In search of lost ground
Lost Ground by Michiel Heyns (Jonathan Ball)
The short review of this book is simply this: it’s remarkable, and you should not only read it but buy a copy as you will want to look into it again.
It’s hard to know how Michiel Heyns does it —part magician, part juggler and fine linguist, he presents a novel that is as mysteriously alluring, yet as simple as the photo of some dorp street on the cover. It has something of the quality of a John Meyer painting: unpretentious, familiar and the light is right. That is to say it is bleak and clear, despite the fact that the photo is taken at a time when long shadows fall across the street, and beloved.
The narrator is Peter Jacobs, “moffie son of the Jew chemist”, who has returned to the dorp of his childhood to research and write an article he hopes to place with the New Yorker or the Independent. The dorp in the Little Karoo is Alfredville—like Verkeerdespruit in Heyns’s first novel, The Children’s Day, a sort of composite name for a dorp that is not exactly somewhere but is nonetheless perfectly platteland, or everydorp.
A crime of the heart has recently shocked the community and Jacobs wants to write about its political implications because the man who has been charged with the murder is the coloured police station commander and the victim is his white wife. Heyns examines this crime out in the open but there is another, initially barely visible even to the protagonists, which makes it all the more heartbreaking.
Language and meaning
As in The Children’s Day, Heyns investigates language and meaning on almost every page. The people of the village, to whom Jacobs talks extensively in their homes, the hotel bar and on the street, provide the means to a cameo in each dialogue, often with tendrils stretching into the rest of the novel.
For example, Joachim Ferreira, new owner of the hotel but previously a schoolmate of Jacobs, expresses the dorp’s view of the motive for the murder when he says “jealousy’s what it’s called for short”. How much else can be packed into the meanings of words is a constant and the title itself hangs in the reader’s mind: “Lost ground”, a potent phrase for all South Africans. In an email to his ex-lover, James, in London, Jacobs tries to elaborate on “they”, which depends on the identity of the speaker for its meaning. They, we, “the other them”.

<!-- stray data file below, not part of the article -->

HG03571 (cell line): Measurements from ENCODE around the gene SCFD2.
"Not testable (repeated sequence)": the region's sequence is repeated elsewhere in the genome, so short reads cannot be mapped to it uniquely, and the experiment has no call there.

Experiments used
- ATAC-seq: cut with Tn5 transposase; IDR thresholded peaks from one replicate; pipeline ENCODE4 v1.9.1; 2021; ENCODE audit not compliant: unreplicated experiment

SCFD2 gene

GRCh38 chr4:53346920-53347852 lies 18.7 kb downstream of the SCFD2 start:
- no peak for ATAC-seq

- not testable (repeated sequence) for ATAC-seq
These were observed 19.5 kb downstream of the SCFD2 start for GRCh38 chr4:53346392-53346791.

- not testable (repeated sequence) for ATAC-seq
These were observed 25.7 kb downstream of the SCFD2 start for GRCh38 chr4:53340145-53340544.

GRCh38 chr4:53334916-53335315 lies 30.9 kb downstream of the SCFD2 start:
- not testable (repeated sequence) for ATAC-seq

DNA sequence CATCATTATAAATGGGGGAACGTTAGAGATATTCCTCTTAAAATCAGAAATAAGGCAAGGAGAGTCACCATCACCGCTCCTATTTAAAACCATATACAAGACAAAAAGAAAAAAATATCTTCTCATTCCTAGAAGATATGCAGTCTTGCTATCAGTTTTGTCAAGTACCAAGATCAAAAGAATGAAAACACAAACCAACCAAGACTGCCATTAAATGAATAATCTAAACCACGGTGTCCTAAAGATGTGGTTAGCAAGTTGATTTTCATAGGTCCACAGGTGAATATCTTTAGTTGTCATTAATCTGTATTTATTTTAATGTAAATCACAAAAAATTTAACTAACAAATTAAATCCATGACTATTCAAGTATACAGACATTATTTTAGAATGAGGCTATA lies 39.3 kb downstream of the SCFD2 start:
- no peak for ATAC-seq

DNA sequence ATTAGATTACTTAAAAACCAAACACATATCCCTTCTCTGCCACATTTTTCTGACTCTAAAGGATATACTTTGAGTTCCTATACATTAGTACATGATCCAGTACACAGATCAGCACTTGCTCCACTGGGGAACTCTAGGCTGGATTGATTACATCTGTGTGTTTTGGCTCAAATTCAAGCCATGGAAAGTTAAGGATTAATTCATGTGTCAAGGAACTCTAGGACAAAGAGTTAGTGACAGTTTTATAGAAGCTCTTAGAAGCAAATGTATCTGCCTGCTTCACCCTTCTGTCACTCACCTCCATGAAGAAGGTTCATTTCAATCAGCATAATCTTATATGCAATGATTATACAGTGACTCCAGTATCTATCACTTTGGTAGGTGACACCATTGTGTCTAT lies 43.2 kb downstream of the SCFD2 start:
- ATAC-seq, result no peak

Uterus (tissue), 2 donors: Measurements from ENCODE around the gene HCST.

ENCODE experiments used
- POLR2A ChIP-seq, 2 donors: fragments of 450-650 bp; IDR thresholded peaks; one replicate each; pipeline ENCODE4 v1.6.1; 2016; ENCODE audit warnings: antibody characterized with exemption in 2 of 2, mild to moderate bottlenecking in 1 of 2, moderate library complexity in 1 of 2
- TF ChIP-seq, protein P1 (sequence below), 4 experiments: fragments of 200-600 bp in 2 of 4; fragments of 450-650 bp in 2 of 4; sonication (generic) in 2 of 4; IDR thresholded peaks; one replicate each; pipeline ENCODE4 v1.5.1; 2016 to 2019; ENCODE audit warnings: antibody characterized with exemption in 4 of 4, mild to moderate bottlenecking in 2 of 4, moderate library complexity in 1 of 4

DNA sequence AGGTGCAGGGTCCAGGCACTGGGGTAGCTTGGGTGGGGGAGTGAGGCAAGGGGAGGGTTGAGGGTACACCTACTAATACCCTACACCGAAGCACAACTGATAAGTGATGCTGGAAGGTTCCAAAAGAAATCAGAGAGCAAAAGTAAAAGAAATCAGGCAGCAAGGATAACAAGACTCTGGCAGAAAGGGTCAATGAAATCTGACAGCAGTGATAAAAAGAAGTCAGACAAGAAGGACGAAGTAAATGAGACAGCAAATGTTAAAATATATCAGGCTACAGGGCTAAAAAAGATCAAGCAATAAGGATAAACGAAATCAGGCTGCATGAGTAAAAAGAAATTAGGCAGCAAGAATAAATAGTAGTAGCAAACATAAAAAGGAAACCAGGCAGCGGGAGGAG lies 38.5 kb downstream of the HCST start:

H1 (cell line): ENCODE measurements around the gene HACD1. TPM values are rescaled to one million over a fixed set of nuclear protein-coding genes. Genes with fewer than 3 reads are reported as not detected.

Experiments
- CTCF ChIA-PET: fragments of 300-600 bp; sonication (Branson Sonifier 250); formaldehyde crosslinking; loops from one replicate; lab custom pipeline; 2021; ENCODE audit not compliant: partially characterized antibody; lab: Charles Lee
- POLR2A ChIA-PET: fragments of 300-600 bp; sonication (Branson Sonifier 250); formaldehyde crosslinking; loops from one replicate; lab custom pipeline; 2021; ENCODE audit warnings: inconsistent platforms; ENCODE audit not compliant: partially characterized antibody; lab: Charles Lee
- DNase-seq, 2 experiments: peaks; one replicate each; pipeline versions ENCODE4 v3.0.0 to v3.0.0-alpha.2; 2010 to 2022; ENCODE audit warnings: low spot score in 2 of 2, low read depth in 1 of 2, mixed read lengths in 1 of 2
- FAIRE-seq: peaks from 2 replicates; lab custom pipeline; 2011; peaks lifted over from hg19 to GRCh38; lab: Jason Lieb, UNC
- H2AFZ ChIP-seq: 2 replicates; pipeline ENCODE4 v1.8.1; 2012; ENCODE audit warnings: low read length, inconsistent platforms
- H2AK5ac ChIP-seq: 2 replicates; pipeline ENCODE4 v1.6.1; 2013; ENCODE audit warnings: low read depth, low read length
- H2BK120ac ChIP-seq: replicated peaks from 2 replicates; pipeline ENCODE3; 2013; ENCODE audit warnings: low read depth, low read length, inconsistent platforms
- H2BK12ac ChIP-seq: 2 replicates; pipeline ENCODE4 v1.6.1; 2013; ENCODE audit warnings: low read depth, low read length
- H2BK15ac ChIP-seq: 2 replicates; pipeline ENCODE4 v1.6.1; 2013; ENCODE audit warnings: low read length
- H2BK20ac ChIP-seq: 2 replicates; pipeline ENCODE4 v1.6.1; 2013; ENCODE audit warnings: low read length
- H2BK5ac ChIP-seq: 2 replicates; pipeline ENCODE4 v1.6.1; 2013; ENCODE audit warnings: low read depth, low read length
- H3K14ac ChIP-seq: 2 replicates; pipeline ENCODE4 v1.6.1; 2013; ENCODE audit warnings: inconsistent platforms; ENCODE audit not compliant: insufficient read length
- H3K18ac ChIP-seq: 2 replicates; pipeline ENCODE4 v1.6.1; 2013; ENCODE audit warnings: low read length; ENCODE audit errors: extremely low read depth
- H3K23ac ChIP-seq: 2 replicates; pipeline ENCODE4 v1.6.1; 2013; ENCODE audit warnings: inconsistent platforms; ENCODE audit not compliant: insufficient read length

Heyns, through Jacobs, provides an amusing running commentary on current or recent South African writing, perhaps saying things he could not in his reviews.
In a conversation with a fellow hotel guest, Nonyameko Mhlabeni, a therapist in town to set up some help group for local women, he denies that he is going to write an ex-pat novel (which “genre” she drily demolishes even though she is reading Diary of a Bad Year—though I suppose that establishes her as a credible commentator). She finishes off thus: “Your novel — will sell reasonably well and be commended in the press. The Brits like being reminded that South Africa is after all as backward as they always suspected before they were obliged, for a short while, to profess admiration.”
Examining his old friend Bennie Nienaber’s bookcase he names a few writers as chosen for their “gauche folksiness”. And to whom could he be referring when he dismisses a novel “about soil erosion”?
Limited usefulness of irony
That Lost Ground does read like an ex-pat novel (quoting Nonyameko again: “... momentous return to the mother country and the examination of their own entrails and consciences”) is one of Heyns’s ironic sleights of mind. He has thought long and hard about the limited usefulness of irony. It is the default mode of James, a Jamaican actor in London, who would “wrinkle his nose” at “any kind of solemnity or pretension”. In great distress at the end of the novel, Jacobs tries to keep his grip by hanging on to “a thin line of irony.”
Heyns sets up a long and careful counterpoint of James and Bennie, who is the acting police station commander, now that the indicted man has gone to another village until his trial comes up.
In almost every way Bennie is very different from James; he grew up on the wrong side of the tracks, poor though white, and neglected, but has made a life for himself in the village, has married, has children. He also has a dog that, in the way of village dogs, walks to work and back with his master, and plays a significant role in the unravelling of the murder.
Jacobs discovers that things are not as cut and dried as they seem. And he finds himself reproached by Bennie, who was really angry when Jacobs left the village after matric, being sent overseas to avoid conscription. After 20 years in London he is startled by Bennie’s “unmediated emotion”, his straightforward and irrefutable assessments. They go for several runs together and a wonderful swim, recalling past times, in the town dam.
As the bodies begin to pile up, thriller style, Bennie and Jacobs have a conversation that pitches the reader into shock. Towards the end of it Jacobs says “somehow I was never brave when other people were”.
And Bennie replies: “So you are making up for lost ground?” This evocation of the title, simple as it sounds, has a set of widespread and tenacious roots.
Just above the abyss
Though Jacobs says, early in the novel, that even Proust would have had a hard time with Alfredville in the matter of regaining a sense of a lost time, what is at issue is lost opportunities. Never mind the road not taken, it is the road not even seen; this speaks of loss, lost ground just above the abyss.
For Peter Jacobs, Heyns’s ending is devastating, serious, austere. But somehow, for the reader, he reclaims a vast unvisited territory that was not so much lost, or temporarily mislaid, as previously unnoticed.